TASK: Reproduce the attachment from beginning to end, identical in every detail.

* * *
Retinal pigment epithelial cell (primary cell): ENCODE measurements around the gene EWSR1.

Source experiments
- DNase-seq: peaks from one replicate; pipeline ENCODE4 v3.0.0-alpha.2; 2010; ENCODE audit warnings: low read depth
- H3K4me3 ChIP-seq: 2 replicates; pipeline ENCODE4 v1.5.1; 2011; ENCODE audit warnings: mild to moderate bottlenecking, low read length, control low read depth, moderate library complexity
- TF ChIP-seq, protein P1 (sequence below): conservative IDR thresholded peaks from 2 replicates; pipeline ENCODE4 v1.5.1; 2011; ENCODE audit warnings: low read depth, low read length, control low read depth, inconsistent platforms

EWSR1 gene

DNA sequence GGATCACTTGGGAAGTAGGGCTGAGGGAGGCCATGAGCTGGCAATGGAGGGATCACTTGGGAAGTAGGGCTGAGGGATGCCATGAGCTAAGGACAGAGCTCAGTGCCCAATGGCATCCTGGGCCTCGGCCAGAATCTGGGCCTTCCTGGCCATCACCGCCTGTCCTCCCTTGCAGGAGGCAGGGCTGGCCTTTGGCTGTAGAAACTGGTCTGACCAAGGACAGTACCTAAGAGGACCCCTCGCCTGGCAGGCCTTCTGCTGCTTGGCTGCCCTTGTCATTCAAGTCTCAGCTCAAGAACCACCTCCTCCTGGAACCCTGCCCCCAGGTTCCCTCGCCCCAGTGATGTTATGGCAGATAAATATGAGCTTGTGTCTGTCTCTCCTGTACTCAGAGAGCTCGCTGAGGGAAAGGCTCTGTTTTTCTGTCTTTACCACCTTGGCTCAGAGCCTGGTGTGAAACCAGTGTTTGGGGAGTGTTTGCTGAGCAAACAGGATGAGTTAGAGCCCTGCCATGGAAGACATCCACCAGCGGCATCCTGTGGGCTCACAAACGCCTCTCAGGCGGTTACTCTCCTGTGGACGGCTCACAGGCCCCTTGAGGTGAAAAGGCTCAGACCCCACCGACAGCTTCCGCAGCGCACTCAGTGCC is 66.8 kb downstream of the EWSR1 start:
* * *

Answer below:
Retinal pigment epithelial cell (primary cell): ENCODE measurements around the gene EWSR1.

Source experiments
- DNase-seq: peaks from one replicate; pipeline ENCODE4 v3.0.0-alpha.2; 2010; ENCODE audit warnings: low read depth
- H3K4me3 ChIP-seq: 2 replicates; pipeline ENCODE4 v1.5.1; 2011; ENCODE audit warnings: mild to moderate bottlenecking, low read length, control low read depth, moderate library complexity
- TF ChIP-seq, protein P1 (sequence below): conservative IDR thresholded peaks from 2 replicates; pipeline ENCODE4 v1.5.1; 2011; ENCODE audit warnings: low read depth, low read length, control low read depth, inconsistent platforms

EWSR1 gene

DNA sequence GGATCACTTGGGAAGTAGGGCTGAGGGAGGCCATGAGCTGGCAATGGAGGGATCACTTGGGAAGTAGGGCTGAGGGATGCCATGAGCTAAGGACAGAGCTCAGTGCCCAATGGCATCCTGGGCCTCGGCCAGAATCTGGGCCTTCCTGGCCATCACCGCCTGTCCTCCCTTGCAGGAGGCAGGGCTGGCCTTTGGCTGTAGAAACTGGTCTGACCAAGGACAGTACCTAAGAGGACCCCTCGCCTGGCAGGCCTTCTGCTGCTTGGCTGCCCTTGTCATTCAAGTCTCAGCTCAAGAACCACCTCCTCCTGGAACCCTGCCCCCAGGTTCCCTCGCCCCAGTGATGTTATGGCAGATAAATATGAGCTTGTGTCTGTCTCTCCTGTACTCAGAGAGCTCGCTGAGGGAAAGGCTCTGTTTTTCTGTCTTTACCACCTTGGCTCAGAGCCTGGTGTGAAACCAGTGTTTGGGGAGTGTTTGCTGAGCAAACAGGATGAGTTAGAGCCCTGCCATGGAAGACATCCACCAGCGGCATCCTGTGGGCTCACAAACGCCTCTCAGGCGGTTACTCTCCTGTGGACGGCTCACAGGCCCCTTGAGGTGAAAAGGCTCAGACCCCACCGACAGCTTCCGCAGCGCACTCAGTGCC is 66.8 kb downstream of the EWSR1 start: